Two airborne commercial aircraft with hundreds of people on board came less than nine kilometres and roughly 15 seconds from each other over Varanasi last week before some deft manoeuvring helped avert what would have been a colossal tragedy.
The incident occurred on Sunday and involved two Airbus A320s, operated by the AirAsia India Pvt Ltd (AAIPL) and IndiGo. While AAIPL's flight I5 768 was flying from Bagdogra to Delhi, IndiGo's 6E 398 was on its way from Delhi to Bagdogra.
According to sources, when the AAIPL flight entered Varanasi's airspace, the air traffic control (ATC) there asked its pilots to descend to 34,000 feet and maintain that height. The pilots reportedly read back the message to ATC, which means that they received and understood the direction clearly.
However, according to the sources, the AirAsia India flight reportedly kept descending below the assigned level. As a result, the aircraft went close to 33,000 feet flying level, where the IndiGo aircraft was operating. The two planes, approaching each other's direction, were less than nine kilometres apart and just 15 seconds away from a collision, the sources added, when modern technology saved the day. Aircraft these days are equipped with airborne collision avoidance systems (ACAS), which guided the planes to veer away from each other.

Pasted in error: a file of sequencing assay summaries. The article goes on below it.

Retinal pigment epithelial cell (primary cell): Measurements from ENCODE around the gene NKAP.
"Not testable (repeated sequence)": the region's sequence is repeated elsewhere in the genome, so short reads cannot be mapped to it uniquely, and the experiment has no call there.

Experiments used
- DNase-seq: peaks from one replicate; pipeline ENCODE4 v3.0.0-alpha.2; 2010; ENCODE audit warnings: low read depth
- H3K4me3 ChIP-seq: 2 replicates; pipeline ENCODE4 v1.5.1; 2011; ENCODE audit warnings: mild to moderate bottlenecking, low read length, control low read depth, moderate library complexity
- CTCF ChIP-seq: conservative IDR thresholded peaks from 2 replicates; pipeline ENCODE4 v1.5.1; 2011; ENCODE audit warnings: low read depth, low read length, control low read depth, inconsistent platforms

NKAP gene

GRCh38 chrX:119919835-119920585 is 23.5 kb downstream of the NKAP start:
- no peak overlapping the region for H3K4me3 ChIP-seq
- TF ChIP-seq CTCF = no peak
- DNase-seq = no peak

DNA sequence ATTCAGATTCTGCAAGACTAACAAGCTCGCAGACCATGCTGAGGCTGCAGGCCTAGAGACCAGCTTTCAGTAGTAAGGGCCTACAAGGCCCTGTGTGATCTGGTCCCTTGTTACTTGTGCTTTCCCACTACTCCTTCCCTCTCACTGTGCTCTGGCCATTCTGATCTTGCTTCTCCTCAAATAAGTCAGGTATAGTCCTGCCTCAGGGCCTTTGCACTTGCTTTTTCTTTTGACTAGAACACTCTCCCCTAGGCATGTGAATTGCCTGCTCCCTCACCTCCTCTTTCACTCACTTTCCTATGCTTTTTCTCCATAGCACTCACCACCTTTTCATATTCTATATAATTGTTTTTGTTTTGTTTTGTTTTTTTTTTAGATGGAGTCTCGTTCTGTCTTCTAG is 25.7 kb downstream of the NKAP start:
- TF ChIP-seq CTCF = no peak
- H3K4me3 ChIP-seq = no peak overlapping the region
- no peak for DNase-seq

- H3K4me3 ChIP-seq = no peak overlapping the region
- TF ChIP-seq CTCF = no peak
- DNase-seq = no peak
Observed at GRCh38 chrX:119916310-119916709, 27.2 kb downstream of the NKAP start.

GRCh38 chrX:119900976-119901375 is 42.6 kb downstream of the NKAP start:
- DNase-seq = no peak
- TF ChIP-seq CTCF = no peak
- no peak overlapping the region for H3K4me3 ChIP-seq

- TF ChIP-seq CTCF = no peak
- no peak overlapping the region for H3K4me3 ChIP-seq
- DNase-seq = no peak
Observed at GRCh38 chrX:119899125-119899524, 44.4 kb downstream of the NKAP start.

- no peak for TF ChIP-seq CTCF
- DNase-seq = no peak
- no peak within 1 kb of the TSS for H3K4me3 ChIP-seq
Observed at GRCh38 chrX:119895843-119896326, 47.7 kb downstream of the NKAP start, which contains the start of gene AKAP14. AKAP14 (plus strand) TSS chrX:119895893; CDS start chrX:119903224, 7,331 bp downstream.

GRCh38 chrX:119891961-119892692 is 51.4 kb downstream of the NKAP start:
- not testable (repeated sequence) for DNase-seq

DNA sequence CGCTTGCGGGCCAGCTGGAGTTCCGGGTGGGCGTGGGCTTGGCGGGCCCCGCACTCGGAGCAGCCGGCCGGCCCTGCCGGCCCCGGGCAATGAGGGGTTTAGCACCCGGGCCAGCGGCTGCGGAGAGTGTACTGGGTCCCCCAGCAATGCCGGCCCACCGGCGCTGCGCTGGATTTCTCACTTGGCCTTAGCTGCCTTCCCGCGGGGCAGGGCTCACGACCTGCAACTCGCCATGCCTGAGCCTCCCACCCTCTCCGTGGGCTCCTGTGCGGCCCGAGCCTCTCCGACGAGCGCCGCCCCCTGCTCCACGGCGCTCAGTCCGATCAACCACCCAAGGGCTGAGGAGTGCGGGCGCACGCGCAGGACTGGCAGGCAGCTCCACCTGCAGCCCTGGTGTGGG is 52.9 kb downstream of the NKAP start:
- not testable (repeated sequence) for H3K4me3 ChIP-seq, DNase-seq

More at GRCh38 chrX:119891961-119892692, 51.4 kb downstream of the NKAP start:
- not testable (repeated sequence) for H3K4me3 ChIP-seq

When contacted, an AirAsia India spokesperson said the airline "is currently investigating the matter with relevant regulatory authorities. We will refrain from disclosing further information until we have established the facts".
A team of Aircraft Accident Investigation Board officials, headed by senior officer Jitender Loura, is probing the near miss. The commander of the AirAsia India flight is learnt to have been grounded pending the outcome of the probe. It is also being probed whether the ATC warned the AAIPL pilots as they descended.